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Human cortical folding across regions within individual brains follows universal scaling law

Abstract

Different cortical regions vary systematically in their morphology. Here we investigate if the scaling law of cortical morphology, which was previously demonstrated across both human subjects and mammalian species, still holds within a single cortex across different brain regions. By topologically correcting for regional curvature, we could analyse how different morphological parameters co-vary within single cortices. We show in over 1500 healthy individuals that, despite their morphological diversity, regions of the same cortex obey the same universal scaling law, and age morphologically at similar rates. In Alzheimer’s disease, we observe a premature ageing in the morphological parameters that was nevertheless consistent with the scaling law. The premature ageing effect was most dramatic in the temporal lobe. Thus, while morphology can vary substantially across cortical regions, subjects, and species, it always does so in accordance with a common scaling law, suggesting that the underlying processes driving cortical gyrification are universal.

Introduction

Cortical folding, or gyrification, is one of the most striking morphological features that can appear in mammalian brains, with many recent studies investigating its mechanisms1,2,3,4,5,6,7. Recently, we proposed a universal law that relates average thickness T, exposed area Ae and total area At of a cerebral cortex, and describes its degree of folding:

$$A_t\sqrt T = kA_e^\alpha ,$$
(1)

where our model predicts α = 5/4. This model is based on the assumption that cortical morphology minimises an effective free energy that takes into account a pressure-like term (hypothesised to be exerted by white matter axonal tension and hydrostatic cerebral spinal fluid pressure) and the self-avoiding nature of the cortical surface8.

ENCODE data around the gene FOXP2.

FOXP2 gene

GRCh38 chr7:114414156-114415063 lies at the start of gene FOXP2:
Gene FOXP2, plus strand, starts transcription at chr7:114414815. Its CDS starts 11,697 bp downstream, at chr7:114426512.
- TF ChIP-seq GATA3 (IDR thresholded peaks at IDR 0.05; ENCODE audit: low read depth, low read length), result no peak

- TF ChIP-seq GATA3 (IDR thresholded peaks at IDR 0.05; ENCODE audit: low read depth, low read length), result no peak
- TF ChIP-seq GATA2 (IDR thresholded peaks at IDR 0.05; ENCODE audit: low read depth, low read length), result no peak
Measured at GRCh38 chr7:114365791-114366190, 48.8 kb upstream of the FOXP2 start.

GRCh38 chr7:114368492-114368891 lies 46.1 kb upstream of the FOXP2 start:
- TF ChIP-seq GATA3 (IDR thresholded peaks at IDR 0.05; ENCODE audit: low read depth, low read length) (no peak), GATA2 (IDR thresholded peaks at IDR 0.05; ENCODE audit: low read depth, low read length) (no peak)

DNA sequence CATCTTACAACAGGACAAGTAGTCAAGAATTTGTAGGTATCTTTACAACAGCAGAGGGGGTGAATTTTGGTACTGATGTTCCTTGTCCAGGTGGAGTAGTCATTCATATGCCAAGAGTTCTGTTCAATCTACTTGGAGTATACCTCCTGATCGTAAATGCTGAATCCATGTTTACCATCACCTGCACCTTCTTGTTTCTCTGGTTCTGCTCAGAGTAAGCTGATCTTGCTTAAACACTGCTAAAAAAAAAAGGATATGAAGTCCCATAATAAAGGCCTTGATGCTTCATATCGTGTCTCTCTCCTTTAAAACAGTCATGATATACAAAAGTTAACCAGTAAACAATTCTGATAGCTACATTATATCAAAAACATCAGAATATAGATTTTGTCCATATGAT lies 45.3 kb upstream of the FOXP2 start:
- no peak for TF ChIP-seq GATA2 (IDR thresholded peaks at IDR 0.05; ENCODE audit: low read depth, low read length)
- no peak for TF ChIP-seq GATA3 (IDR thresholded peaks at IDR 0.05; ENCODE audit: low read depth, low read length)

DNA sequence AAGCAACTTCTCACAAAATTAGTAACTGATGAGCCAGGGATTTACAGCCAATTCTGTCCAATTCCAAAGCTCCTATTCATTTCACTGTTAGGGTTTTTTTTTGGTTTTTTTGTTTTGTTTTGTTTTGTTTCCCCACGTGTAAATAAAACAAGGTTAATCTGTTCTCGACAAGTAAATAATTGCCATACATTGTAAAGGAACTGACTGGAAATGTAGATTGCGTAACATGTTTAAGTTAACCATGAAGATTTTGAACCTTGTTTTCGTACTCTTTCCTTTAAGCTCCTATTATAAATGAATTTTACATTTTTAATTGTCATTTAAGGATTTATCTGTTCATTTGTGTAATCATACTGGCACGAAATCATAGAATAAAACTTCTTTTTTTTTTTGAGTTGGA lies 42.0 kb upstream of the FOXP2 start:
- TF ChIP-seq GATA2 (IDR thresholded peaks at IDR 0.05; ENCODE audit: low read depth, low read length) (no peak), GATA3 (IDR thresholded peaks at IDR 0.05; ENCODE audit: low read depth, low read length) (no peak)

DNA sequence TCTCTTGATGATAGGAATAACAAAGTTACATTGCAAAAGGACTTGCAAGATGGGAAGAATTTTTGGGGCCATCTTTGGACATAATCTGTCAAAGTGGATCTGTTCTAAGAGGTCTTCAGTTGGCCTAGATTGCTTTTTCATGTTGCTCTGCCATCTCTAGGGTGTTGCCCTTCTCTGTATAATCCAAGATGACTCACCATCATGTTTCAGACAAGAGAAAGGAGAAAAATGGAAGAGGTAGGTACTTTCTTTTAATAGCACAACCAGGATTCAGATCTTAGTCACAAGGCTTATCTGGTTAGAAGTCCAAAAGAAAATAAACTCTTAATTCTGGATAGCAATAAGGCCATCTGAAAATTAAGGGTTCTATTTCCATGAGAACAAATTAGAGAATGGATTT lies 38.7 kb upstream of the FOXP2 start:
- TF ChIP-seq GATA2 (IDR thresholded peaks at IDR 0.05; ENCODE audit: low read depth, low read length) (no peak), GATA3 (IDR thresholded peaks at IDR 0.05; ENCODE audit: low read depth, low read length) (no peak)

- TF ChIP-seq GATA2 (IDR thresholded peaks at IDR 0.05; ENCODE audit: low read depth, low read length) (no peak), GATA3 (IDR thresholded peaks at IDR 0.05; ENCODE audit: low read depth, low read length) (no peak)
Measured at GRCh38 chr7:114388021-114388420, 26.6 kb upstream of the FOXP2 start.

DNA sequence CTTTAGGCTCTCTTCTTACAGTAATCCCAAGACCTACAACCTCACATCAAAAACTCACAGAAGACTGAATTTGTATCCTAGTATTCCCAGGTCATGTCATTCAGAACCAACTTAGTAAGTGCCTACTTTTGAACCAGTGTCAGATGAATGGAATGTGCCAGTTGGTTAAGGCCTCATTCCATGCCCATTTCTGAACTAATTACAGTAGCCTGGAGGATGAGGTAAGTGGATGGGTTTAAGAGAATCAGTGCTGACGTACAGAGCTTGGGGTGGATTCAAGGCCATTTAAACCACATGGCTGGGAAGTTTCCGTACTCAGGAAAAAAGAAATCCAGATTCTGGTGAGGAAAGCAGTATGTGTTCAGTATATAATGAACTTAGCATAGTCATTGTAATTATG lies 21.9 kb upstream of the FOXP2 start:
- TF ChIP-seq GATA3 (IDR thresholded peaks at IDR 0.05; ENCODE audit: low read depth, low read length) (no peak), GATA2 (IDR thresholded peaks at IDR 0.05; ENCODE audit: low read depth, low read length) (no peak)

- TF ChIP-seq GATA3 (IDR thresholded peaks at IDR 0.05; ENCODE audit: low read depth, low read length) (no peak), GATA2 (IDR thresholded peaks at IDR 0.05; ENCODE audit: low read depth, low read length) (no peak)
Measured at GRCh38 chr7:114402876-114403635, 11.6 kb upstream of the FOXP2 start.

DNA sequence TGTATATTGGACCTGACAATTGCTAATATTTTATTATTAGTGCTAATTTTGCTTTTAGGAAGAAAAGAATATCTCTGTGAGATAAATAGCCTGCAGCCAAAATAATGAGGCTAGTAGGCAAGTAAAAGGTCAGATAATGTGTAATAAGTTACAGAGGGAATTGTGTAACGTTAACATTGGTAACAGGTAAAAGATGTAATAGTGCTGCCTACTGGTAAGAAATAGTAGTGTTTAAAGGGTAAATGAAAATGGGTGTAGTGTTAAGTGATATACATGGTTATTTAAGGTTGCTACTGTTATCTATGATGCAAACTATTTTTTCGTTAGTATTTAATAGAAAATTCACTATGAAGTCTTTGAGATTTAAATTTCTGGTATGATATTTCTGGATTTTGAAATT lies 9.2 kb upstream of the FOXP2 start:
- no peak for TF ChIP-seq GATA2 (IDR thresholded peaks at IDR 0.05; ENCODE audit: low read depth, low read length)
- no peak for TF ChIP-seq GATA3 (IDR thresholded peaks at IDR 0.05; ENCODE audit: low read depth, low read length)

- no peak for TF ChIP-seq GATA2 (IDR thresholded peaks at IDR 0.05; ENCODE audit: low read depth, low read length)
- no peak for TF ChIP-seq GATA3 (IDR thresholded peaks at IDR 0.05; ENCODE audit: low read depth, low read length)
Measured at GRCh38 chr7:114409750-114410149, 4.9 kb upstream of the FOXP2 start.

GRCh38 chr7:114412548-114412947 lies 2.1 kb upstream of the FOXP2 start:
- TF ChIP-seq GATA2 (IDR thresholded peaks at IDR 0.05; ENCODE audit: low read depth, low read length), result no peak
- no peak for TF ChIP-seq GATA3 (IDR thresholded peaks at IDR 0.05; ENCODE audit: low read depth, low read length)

The conceptual significance of this scaling law is that variations in e.g. the exposed area, must be compensated by countervailing changes in thickness or total area. We have observed and reported this in action, first across cortices of different species8, then across different human individuals9. In spite of a great morphological variety in both studies, the quantities co-vary such that the same universal scaling relation, with the same values for α = 1.25, is approximately followed in all cases. The only free parameter is thus k, or offset, a dimensionless coefficient that is related to the pressure term. Examining the human data in greater detail, we have shown that there is no significant variation in the scaling exponent α, but we noted a systematic decrease of the offset parameter k with age9, which may be interpreted as a slackening of white matter axonal tension or a decrease in white matter axonal density. We can think of both the exponent α and the offset k as two natural probes into cortical morphology, applicable across any number of conditions and groups. The former tests the universality of the gyrification mechanism, and the latter measures changes in physical properties.

As currently formulated however, these probes are only applicable in group analyses across either species or individuals, but not across regions within a single cortex. It is known, however, that there are systematic variations in cortical morphology between cortical regions and region-specific changes with age (e.g. refs. 10,11,12,13,14). Furthermore, there are a number of neurological conditions that have been observed to produce morphological anomalies primarily or solely in specific cortical regions (e.g. refs. 15,16,17,18). Hence, natural questions are: Are the mechanisms of gyrification the same for all cortical regions within a single cortex? Are there systematic regional differences in the timing and extent of folding during ageing, and in health vs. disease? The main purpose of this paper is to generalise our morphological probes to cortical regions within a single cortex so as to be able to answer these questions.